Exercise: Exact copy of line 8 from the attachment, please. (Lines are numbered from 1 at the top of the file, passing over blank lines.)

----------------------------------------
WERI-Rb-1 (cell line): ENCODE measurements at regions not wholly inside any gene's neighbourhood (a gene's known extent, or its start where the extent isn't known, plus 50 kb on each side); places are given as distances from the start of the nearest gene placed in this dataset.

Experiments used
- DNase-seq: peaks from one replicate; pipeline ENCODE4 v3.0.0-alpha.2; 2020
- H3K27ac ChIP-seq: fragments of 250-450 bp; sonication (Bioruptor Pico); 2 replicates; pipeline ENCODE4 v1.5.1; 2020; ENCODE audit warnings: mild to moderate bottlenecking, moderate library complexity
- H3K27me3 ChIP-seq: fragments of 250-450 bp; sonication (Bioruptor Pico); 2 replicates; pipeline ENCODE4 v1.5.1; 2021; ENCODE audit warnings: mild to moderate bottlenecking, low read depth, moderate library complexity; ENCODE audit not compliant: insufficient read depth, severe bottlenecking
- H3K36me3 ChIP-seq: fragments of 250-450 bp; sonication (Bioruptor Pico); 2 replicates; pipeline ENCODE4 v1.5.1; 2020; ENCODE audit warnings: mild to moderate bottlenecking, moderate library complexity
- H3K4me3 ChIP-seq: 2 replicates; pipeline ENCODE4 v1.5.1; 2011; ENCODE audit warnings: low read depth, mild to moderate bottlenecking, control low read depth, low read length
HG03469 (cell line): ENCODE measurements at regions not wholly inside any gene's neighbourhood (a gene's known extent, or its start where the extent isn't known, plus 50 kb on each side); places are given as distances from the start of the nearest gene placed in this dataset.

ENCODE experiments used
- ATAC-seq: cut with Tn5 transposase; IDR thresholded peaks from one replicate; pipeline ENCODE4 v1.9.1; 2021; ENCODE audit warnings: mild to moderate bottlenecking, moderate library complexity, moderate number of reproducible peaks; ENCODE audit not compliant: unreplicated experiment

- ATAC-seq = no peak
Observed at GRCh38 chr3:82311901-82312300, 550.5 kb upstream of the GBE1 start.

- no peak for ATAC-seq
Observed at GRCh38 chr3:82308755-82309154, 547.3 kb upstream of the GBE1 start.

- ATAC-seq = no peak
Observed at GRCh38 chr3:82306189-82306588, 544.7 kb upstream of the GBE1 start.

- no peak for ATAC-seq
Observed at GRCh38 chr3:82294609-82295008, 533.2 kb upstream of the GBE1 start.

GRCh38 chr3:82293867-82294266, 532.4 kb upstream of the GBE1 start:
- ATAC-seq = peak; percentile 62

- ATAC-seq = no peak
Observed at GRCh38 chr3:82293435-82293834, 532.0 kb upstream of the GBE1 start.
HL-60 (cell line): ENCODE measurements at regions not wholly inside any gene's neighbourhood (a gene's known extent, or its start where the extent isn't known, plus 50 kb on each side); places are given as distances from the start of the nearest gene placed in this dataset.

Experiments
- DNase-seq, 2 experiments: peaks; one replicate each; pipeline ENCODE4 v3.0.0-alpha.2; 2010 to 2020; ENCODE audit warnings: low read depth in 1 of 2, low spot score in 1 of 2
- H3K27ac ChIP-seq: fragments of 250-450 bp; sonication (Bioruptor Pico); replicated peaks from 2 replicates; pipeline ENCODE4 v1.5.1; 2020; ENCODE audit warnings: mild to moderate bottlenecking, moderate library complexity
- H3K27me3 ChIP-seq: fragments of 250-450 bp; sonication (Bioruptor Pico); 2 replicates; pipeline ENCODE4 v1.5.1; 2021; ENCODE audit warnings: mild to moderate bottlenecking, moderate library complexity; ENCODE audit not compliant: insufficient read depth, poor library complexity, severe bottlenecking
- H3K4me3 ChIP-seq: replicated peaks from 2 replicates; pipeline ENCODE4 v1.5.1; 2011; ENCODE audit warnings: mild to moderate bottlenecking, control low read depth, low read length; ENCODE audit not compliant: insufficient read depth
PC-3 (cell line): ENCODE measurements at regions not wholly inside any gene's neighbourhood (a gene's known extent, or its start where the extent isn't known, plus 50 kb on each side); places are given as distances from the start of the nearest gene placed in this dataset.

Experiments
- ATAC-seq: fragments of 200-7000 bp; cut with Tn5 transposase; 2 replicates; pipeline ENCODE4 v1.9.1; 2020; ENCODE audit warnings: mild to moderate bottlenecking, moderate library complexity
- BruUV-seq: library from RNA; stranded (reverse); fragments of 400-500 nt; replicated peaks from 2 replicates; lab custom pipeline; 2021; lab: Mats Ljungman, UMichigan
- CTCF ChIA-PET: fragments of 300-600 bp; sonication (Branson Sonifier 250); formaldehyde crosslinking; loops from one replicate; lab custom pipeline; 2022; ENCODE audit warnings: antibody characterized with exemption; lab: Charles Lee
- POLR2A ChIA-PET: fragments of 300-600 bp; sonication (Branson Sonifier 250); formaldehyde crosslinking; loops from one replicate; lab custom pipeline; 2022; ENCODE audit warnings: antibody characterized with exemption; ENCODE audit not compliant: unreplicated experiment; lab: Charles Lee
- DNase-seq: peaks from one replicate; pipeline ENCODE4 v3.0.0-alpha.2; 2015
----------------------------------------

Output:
HG03469 (cell line): ENCODE measurements at regions not wholly inside any gene's neighbourhood (a gene's known extent, or its start where the extent isn't known, plus 50 kb on each side); places are given as distances from the start of the nearest gene placed in this dataset.